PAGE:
7 Ways to Keep Your Lawn Green but Your Water Bill Low
As we begin to spend more time outside and curb appeal season starts ramping up, let's talk about seven tips for keeping your yard green without doubling the water bill.
1. Determine if the type of grass in your yard is the best variety for your climate
There are dozens of unique classifications of turf grass, and all varieties respond differently to their environment. A few basic examples are cold or heat-tolerant, saltwater-tolerant and grasses that stand up to wear and tear. Start by asking a lawn expert what you have (be prepared to discover there are several kinds) and which is the easiest to keep green.
2. Mow it at a higher setting
Blades of grass act like satellite dishes for the roots. They attract sunlight, convert the energy into food and feed the roots. Raising the height of your lawnmower will prevent damage to the crown (just below the green part) and give the grass a bigger receptor to the sun's energy.
3. Pick the best time to water
On hot summer afternoons, water evaporates quickly, so it will take more water to saturate your lawn compared to other times of the day. On average, 5:00 a.m. is the best time to run the sprinklers or hose.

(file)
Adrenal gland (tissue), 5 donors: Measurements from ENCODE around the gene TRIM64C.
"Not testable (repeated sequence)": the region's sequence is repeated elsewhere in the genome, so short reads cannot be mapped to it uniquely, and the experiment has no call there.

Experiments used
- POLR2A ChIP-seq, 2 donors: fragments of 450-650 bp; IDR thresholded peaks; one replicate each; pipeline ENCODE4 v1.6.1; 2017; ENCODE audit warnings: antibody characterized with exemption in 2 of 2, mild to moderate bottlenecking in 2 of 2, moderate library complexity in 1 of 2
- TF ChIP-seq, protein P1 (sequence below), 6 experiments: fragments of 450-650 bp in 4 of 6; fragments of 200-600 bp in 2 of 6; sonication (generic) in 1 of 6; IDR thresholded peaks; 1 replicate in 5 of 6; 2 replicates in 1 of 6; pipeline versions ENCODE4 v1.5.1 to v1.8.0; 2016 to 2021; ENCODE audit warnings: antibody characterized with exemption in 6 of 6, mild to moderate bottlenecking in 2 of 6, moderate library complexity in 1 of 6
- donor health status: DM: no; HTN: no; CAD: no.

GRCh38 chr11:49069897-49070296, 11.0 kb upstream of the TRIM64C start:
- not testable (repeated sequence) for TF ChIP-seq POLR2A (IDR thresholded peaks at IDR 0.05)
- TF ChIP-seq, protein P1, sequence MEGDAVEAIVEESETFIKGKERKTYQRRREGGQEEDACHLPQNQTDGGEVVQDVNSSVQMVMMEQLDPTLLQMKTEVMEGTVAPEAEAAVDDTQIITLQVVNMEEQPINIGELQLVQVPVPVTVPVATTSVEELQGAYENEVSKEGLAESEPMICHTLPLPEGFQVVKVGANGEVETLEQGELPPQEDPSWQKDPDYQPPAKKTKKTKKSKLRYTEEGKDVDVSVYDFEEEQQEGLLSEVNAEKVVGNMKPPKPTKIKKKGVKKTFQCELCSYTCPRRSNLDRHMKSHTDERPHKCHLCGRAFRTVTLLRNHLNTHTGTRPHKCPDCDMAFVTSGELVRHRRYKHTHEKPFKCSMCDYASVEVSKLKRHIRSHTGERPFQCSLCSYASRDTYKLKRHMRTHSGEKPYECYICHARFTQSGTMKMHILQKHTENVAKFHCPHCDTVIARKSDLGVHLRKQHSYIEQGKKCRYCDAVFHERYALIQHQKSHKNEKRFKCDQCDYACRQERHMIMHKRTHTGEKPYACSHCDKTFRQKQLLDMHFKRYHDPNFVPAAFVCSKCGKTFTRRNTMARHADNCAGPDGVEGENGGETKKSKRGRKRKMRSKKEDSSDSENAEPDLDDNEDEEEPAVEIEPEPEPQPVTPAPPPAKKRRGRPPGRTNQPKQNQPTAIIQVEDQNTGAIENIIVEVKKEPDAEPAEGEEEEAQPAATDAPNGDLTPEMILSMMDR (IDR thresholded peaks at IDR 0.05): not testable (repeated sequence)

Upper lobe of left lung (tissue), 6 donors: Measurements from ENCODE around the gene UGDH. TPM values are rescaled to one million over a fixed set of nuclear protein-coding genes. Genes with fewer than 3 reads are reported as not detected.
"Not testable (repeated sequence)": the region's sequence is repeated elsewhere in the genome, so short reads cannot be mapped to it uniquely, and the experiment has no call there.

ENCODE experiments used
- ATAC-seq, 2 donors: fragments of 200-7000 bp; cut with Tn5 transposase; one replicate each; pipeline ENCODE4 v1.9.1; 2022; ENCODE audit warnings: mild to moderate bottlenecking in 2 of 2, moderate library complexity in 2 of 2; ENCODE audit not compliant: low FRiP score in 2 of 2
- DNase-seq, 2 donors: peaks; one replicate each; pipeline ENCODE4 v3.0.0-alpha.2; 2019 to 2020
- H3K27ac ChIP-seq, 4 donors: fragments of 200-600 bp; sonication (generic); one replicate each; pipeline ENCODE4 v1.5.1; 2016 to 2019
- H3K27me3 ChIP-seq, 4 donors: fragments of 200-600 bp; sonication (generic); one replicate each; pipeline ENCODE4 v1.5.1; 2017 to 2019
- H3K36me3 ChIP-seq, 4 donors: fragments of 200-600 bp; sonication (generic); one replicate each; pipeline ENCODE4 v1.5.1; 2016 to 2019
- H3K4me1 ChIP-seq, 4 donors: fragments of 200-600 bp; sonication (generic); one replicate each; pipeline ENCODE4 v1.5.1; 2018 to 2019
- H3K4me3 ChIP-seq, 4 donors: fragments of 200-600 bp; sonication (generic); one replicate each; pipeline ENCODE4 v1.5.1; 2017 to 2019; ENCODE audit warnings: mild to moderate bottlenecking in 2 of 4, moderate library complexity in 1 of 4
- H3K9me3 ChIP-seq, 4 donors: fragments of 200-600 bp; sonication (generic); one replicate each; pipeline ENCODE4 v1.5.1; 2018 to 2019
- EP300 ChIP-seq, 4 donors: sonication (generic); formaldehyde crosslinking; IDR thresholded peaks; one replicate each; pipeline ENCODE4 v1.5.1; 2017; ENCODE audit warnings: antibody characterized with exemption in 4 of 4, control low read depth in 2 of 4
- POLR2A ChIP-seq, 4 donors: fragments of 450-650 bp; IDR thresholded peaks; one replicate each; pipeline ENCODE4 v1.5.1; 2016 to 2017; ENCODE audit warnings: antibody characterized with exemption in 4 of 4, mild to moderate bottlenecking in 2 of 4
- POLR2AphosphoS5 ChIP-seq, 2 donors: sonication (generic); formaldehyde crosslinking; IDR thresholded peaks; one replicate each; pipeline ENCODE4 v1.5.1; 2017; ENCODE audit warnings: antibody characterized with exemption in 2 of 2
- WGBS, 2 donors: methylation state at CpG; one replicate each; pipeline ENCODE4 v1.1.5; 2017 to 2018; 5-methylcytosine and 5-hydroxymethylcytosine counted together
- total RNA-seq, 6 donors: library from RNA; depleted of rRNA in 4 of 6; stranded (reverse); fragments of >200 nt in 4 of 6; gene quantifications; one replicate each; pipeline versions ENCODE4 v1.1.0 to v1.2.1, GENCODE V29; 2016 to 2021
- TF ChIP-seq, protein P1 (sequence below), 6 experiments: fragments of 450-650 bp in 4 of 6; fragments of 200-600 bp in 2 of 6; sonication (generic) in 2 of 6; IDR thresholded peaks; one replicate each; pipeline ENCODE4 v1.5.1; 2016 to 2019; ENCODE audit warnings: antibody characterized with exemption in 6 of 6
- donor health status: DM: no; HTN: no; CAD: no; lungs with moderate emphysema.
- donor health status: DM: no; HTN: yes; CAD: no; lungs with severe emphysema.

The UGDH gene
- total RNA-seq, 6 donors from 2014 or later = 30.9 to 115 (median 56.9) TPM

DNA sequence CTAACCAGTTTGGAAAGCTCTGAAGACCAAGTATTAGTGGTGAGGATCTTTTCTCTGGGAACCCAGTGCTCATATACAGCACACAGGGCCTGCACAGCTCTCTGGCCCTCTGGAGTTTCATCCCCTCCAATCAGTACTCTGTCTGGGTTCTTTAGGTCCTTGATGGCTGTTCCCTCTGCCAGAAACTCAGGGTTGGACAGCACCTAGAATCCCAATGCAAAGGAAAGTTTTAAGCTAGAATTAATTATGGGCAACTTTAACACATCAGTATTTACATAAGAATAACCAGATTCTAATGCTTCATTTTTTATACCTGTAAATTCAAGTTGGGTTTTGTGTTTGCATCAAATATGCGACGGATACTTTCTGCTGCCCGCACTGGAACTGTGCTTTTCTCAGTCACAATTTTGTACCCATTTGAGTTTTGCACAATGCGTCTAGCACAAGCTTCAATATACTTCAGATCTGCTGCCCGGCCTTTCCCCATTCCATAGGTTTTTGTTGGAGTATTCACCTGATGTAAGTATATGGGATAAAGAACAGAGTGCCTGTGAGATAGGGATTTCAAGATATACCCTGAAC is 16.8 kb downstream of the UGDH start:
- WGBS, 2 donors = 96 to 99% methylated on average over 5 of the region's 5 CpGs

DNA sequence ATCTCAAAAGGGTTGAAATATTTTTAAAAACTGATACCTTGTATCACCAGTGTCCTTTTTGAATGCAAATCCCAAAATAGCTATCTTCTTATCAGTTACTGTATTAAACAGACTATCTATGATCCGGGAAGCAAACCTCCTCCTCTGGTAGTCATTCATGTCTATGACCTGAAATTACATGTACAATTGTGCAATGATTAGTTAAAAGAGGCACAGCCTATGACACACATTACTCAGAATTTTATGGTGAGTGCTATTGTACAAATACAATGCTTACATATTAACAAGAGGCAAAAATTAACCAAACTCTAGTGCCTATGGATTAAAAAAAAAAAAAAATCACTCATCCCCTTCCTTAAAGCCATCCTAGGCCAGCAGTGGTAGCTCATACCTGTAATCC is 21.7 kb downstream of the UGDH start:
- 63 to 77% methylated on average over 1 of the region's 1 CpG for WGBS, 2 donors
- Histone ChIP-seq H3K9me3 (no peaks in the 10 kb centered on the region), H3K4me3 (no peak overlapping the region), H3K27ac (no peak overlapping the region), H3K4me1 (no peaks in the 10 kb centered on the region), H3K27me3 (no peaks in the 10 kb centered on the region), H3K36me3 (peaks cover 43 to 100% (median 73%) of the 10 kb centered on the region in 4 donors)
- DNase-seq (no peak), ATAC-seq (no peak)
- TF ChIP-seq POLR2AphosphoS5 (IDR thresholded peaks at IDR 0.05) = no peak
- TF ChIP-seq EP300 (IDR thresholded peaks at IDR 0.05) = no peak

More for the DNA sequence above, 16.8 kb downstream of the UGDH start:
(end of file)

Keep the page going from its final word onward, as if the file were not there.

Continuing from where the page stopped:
4. Go with a rainwater collection system
Rainwater collectors don't have to be fancy — some are in the shape of barrels — but they do help cut back on the water bill while keeping your yard healthy. But if you want to go fancy, there is a company that makes a system that doubles as a fence.
5. Prevent disease by applying the appropriate chemicals
Grass blades are susceptible to disease, like any other living organism. If you notice brown spots in a somewhat regular pattern in your yard or mushrooms in a circle, that could be a symptom of a fungus. The fungus could spread and possibly destroy parts of your lawn. An expert can advise you on what is appropriate for your variety and environment.
6. Fertilize it
Healthy yards stay green longer, are less prone to contamination and recover from foot traffic better than their counterparts. Feeding your grass is one way to keep it healthy. Going back to the first tip on this list, determine what kind of grass you have in your yard and buy the appropriate fuel for it. You'll see the blades grow faster and thicker when properly nourished.
7. Overseed it in the fall or winter
This strategy applies mostly to folks who live in mild or warmer climates, but cold-weather lawn-lovers can overseed as well. Overseeding means just that — seeding over an existing yard. You'll have a green yard in the winter, but those seedlings will also help insulate your existing grass.
Soon your lawn will be the envy of the neighborhood!